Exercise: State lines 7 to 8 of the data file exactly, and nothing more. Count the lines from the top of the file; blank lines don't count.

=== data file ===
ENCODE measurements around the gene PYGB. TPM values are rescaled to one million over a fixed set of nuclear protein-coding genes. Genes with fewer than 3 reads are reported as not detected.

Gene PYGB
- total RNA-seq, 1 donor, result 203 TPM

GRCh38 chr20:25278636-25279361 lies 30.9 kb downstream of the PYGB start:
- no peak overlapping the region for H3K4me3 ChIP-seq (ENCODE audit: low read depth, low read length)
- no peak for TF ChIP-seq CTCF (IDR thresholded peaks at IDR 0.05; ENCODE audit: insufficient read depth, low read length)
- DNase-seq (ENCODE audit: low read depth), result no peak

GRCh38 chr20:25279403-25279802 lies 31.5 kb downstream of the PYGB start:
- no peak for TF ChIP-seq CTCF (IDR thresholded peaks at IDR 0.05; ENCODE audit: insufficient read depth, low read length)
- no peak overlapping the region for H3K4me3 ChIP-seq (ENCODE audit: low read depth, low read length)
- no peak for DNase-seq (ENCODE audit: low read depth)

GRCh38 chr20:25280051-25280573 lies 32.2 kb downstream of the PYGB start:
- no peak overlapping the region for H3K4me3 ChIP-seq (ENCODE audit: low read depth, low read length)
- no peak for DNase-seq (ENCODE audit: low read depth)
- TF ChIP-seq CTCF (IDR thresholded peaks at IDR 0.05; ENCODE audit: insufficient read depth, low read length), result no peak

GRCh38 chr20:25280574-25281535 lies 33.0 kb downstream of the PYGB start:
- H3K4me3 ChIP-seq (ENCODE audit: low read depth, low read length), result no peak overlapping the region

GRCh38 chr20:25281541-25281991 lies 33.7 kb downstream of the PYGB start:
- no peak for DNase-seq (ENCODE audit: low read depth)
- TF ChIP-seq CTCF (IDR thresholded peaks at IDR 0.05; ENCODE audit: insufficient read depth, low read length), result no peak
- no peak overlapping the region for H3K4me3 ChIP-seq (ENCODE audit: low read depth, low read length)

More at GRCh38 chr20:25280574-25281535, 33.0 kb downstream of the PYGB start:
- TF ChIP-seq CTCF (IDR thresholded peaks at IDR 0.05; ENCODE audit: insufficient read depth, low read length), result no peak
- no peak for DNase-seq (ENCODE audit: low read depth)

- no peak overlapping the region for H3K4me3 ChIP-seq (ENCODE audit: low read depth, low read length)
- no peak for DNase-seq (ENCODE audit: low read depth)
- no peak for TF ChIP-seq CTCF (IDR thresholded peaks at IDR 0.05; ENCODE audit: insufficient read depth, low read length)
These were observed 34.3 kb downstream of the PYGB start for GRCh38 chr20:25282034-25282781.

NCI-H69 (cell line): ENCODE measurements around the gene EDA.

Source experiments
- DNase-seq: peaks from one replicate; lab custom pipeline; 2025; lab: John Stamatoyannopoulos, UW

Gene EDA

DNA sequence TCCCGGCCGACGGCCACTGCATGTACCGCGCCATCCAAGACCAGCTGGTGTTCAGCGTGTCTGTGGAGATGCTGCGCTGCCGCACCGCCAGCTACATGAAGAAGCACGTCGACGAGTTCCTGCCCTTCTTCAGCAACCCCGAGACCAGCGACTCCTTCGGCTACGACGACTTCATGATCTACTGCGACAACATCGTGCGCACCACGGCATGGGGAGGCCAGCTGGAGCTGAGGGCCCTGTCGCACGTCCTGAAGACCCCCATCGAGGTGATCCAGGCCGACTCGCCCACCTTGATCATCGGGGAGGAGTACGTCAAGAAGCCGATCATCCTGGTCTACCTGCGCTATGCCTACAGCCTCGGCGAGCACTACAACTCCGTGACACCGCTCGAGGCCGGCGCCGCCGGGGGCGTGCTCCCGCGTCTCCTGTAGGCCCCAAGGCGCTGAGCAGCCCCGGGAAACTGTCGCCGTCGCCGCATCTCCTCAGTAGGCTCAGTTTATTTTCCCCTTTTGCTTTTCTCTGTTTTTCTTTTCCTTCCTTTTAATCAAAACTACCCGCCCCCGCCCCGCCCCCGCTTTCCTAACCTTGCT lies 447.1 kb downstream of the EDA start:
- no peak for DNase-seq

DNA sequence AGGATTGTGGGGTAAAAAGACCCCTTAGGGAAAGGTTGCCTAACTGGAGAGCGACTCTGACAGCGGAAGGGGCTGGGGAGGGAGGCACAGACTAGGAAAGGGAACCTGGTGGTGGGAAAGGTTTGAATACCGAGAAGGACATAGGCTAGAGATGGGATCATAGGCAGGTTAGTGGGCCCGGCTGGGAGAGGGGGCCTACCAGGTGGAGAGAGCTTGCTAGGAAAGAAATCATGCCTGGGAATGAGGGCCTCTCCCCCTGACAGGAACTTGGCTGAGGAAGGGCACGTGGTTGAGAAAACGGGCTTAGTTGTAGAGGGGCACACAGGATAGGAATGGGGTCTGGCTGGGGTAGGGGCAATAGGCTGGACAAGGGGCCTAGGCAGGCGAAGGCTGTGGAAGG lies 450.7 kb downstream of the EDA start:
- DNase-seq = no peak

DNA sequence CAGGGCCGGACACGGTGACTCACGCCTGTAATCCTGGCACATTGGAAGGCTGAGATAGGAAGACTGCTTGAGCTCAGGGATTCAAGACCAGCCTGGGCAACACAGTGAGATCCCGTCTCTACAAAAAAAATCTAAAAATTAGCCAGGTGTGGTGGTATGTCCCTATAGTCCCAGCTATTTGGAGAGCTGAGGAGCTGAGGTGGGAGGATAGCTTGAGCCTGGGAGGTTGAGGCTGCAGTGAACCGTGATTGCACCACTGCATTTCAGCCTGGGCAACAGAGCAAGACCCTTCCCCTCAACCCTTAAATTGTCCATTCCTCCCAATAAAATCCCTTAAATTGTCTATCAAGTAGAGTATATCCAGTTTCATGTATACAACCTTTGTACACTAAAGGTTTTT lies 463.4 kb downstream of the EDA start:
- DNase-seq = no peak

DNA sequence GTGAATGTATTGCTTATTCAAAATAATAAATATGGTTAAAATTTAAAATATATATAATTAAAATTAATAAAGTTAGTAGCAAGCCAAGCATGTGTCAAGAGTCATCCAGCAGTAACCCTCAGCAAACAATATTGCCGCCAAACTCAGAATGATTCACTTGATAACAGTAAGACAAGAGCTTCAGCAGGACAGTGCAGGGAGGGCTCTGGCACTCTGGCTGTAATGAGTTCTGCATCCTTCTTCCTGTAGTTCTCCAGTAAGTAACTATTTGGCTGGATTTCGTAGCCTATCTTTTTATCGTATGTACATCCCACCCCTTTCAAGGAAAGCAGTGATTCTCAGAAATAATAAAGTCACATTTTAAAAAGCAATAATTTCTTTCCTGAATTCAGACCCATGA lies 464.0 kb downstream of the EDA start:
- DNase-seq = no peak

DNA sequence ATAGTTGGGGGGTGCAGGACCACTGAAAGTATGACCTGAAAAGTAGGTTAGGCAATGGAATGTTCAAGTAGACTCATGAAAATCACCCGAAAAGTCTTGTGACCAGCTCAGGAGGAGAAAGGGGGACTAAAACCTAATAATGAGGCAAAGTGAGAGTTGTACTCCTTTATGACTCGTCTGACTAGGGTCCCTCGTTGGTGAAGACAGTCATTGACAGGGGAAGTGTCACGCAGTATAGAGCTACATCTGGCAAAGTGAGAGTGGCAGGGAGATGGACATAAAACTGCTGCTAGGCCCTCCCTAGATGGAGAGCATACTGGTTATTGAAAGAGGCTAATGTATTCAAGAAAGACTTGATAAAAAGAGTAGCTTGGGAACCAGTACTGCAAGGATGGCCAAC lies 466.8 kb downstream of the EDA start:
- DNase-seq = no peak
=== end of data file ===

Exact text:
- DNase-seq (ENCODE audit: low read depth), result no peak

GRCh38 chr20:25279403-25279802 lies 31.5 kb downstream of the PYGB start: